Watching the movie made me think of my own limited climbing experience. Since Mt. Rainier is so close to Seattle, it is a popular climbing destination. I was a little interested in joining a guided climb to the top, but over the years I grew less and less interested and now I have no desire to do anything more than a hike or snowshoe.

When I lived in the Pacific Northwest, I joined the Mountaineers and took some of their classes: navigation, snowshoe, scrambling. You might wonder why you need a class for snowshoeing - well the Moutaineers are pretty serious about safety. The are very dedicated to safety and education, so the classes are very informative. The snowshoe series involved map/compass navigation, ice axe arrest, avalance beacon rescue, and snowcamping. The most interesting of these was avalanche beacon rescue - using beacons to search for teddy bears buried in tupperware containers. It was fun, until you realize in a real avalanche, you have ~30 minutes to find a buried person before they asphyxiate. Avalanche rescue is one of the few situation where going for help is the wrong thing to do; victims will die before you get back to them. If they have any hope of living, YOU have to start searching immediately.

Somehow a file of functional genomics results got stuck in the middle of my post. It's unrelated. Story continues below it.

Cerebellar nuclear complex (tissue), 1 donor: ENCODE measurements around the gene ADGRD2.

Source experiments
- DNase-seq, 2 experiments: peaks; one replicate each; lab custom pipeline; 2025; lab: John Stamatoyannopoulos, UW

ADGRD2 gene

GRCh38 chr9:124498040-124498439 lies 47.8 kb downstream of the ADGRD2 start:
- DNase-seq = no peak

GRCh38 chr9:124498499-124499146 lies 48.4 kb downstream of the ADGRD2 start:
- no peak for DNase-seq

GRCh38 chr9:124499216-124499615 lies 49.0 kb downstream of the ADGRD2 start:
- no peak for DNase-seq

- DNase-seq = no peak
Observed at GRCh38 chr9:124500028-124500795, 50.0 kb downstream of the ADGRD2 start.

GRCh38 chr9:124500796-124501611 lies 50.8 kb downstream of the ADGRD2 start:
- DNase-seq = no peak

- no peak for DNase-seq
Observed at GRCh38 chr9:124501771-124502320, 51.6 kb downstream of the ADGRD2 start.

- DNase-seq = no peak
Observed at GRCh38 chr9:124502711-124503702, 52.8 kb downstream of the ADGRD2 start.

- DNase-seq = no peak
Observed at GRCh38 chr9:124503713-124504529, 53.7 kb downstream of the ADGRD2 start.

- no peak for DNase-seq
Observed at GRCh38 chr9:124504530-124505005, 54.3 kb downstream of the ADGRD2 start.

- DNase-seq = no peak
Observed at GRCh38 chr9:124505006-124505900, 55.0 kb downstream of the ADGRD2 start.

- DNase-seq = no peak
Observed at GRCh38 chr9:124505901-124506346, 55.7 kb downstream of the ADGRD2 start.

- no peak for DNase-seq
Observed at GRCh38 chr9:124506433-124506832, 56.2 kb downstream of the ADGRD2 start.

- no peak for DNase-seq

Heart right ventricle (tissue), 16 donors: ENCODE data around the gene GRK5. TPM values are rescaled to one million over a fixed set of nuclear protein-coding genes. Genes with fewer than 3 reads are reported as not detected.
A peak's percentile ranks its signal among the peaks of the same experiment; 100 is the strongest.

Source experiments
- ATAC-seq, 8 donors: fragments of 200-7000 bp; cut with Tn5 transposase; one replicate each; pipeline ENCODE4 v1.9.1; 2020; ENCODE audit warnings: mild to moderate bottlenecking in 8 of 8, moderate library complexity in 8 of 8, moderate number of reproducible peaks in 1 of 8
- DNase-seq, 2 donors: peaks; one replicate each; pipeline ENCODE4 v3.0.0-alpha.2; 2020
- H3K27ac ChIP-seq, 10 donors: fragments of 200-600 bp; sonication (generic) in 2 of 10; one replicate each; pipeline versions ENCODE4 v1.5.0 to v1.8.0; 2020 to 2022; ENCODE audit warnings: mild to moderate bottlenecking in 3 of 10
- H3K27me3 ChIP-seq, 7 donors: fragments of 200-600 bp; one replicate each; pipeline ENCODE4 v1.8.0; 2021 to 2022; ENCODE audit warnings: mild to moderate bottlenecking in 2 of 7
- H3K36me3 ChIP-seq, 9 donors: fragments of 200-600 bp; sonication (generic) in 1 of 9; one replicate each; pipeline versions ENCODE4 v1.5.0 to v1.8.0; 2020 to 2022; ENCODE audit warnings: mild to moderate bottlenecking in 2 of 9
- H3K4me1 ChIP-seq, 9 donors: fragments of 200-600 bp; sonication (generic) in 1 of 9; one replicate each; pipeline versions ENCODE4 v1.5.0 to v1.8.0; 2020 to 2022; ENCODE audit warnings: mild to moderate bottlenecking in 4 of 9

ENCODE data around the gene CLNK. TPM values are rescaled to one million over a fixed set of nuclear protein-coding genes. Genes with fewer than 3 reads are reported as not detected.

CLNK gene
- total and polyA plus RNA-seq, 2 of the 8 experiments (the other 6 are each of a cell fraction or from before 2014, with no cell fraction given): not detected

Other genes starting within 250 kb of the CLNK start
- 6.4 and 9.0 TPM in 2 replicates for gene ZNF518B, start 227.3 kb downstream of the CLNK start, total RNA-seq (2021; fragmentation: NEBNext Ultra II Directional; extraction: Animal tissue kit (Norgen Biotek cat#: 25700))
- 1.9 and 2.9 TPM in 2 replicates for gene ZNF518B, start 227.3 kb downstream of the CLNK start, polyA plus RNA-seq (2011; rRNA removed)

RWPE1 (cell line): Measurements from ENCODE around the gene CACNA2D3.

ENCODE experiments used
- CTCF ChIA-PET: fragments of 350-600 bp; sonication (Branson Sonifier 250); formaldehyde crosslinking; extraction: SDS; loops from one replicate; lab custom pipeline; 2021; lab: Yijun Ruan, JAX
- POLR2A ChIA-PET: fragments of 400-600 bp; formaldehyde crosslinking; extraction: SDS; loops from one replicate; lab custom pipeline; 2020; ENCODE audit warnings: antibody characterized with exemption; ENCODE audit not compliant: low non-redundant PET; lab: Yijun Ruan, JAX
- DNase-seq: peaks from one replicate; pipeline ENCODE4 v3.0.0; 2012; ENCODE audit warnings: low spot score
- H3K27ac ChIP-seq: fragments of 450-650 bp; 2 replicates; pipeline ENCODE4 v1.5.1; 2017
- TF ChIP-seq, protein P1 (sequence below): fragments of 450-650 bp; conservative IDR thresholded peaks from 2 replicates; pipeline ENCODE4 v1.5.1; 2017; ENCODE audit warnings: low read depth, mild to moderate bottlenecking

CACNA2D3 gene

Scrambling is non-technical climbing, which means getting to the summit without having to use ropes or other gear you attach to the mountain. Of course, there are peaks that can't be scrambled and must be climbed.

What I found out from backpacking is that for me, dragging around all the gear needed isn't fun. I went on two backpacking trips on the Wonderland Trail (which encircles Mt. Rainier) plus a trip to the Hoh Rainforest, and for those trips I had to take about 45 pounds of gear: backpack, tent, clothes, food, supplies. If I were a mountain climber, I'd have to take all that stuff PLUS heavier boots, cold weather gear, climbing axe, crampons, rope, etc. Net result: less enjoyment for more risk. Hm... let me think about about that... The views are great, but then you can get most of that benefit from some of the nicer and safer hikes and snowshoe routes available. Towards the end of my time in Washington I would only do day hikes.

I wound up leaving the Mountaineers - they are a great organization very serious about teaching and safety - but I just wasn't having fun doing anything more than hikes and snowshoes. Instead, I got into triathlon, where I can easily get my gear fix. ;)

Monday, December 05, 2005